The site where the roving robot known as hitchBOT supposedly perished is close to Elfreth’s Alley, the country’s oldest residential street.
As the Internet rages on about how exactly the bot was dismembered and by whom, residents of the narrow, cobble-stoned alley in Philadelphia’s Old City are ready to wish the craze goodbye.
Ted and Sheri Watson, longtime residents of Elfreth’s Alley, are quick to make a point, if a somewhat pedantic one, about the hitchBOT case.
“It was found on Second Street. The bench on Second Street. Not on Elfreth’s Alley,” said Ted Watson, an architect.
They say the Colonial brick facades, old shutters, quaint lights and hitching posts for horses are fine to come look at, but they want visitors to know “we do not mistreat robots,” Ted Watson said.
“That’s absolutely right,” added his wife, Sheri Watson, an interior designer.
The Watsons are well-acquainted with tourists and other looky-loos pointing cameras and phones at the front of their home.
Arriving in hordes, often wearing matching T-shirts and holding maps, tourists are a constant, almost a natural part of the scenery of Elfreth’s Alley.
Occasionally, the Watsons said, the visitors can be a little disruptive and, other times, surprising.
“They open the mail slot, they jiggle the latches on the shutters, pound on the glass,” Ted Watson said, quickly changing his tone.
“No, they’re really generally very nice. The most frightening thing usually is: 40 Japanese standing outside your front door when you walk out.”
While they don’t mind tourists asking about the alley or their 18th-century home, the last thing they want is to have to field questions about the robot incident.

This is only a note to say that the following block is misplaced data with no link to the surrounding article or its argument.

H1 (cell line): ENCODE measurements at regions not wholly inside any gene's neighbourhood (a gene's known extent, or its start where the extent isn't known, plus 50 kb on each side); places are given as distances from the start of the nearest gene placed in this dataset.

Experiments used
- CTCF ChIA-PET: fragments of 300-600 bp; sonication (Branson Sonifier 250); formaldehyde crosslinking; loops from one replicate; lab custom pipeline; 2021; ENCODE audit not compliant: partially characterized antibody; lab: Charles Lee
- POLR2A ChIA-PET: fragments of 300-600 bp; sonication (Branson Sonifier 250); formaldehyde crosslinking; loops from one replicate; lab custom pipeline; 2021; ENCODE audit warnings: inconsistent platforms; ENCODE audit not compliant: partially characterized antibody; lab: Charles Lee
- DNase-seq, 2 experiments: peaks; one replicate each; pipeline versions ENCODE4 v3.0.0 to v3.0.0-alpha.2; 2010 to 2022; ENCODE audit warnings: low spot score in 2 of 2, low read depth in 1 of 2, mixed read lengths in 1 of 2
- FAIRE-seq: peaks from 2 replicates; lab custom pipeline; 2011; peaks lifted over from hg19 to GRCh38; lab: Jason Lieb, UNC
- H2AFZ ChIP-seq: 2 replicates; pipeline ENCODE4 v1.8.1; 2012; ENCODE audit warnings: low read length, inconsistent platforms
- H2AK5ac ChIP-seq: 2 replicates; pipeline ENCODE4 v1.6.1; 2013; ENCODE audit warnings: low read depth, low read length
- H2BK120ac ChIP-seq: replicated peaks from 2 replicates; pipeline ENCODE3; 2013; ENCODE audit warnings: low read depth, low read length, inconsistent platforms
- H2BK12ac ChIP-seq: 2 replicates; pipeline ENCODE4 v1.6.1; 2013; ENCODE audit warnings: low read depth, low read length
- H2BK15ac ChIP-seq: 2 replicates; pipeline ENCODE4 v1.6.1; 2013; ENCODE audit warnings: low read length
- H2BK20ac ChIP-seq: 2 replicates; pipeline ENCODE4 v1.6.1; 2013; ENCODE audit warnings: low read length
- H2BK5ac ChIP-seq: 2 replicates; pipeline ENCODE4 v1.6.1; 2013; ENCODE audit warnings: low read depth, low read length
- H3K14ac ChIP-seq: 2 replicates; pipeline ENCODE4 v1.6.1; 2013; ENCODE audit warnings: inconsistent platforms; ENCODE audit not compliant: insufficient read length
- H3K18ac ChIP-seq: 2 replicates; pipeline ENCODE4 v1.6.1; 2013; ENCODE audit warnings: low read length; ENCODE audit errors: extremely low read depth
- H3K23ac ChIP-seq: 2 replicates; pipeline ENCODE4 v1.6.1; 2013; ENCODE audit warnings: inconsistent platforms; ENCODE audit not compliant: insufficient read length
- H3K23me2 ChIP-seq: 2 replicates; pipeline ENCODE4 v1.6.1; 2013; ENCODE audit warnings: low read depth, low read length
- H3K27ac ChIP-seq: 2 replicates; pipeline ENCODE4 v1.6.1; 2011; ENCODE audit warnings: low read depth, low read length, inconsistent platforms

There’s where Chester County artist Dan Mitchell steps him. He made a big painting dedicated to hitchBOT and stood by it near the fateful bench on Second Street.
“It’s got a lot of the primary colors – red, blue yellow – a lot of chrome paint, silver, hot pink. He’s a robot with four arms, spiral eyes, a disco ball on his belly. And he just likes to party and have a good time,” Mitchell said of his “party bot” canvas that has a bubbly vibe despite its inspiration’s apparent demise.
“This is huge in the robot community that hitchBOT got messed up like this, and we’re out here to support it and show that we care,” Mitchell said.
Then a police officer stopped his cruiser to chat with Mitchell.
“He said, ‘Oh is this the place where the robot got mugged?’ And I said, ‘Oh, yeah, it is,’ and he said: ‘Are you gonna light some candles for him?’ And I said, ‘probably tonight, we’ll have a little memorial for him.'”
The blurry pranksters
Since “surveillance footage” was released on Monday, all evidence points to the video purporting to show a man destroying hitchBOT as fake.
Philadelphia video bloggers Jesse Wellens and Ed Bassmaster, known for their Internet pranks, were the last two to interact with hitchBOT. Supposedly, they left the hitchhiking bot on a Second Street bench during the wee hours on Saturday.
Then came the grainy footage depicting a man kicking and pulling at something that’s on the bench but can’t be seen. The thing is, owners of the Clay Study on North Second Street, the only place the footage could have been filmed given the recording angle, say they have no security cameras.
Furthermore, Elfreth’s Alley residents say they’ve never had cameras. Even if they did, the devices wouldn’t be positioned anywhere near the bench.
On top of that, Matt Novak from Gizmodo points out that the video “looks amateurishly staged, poorly acted, and has clearly been given artificial grain and distortion. Security footage hasn’t looked like this since the 1990s, bros.”
At this point, observers of the whole hitchBOT saga are waiting for Wellens and Bassmaster to make an announcement, perhaps that they staged the entire robot slaughter and have taken the android hostage as a publicity stunt.
Or maybe just playing on how many news organizations were duped by the fabricated video Wellens disseminated. It seems like the latter could be in the works based on a recent tweet from Wellens asking his followers to send him videos of news accounts describing his “surveillance” footage.
A user on Reddit has several theories. Whatever the hoax is, it’s sure to supply a publicity boost to the pranksters.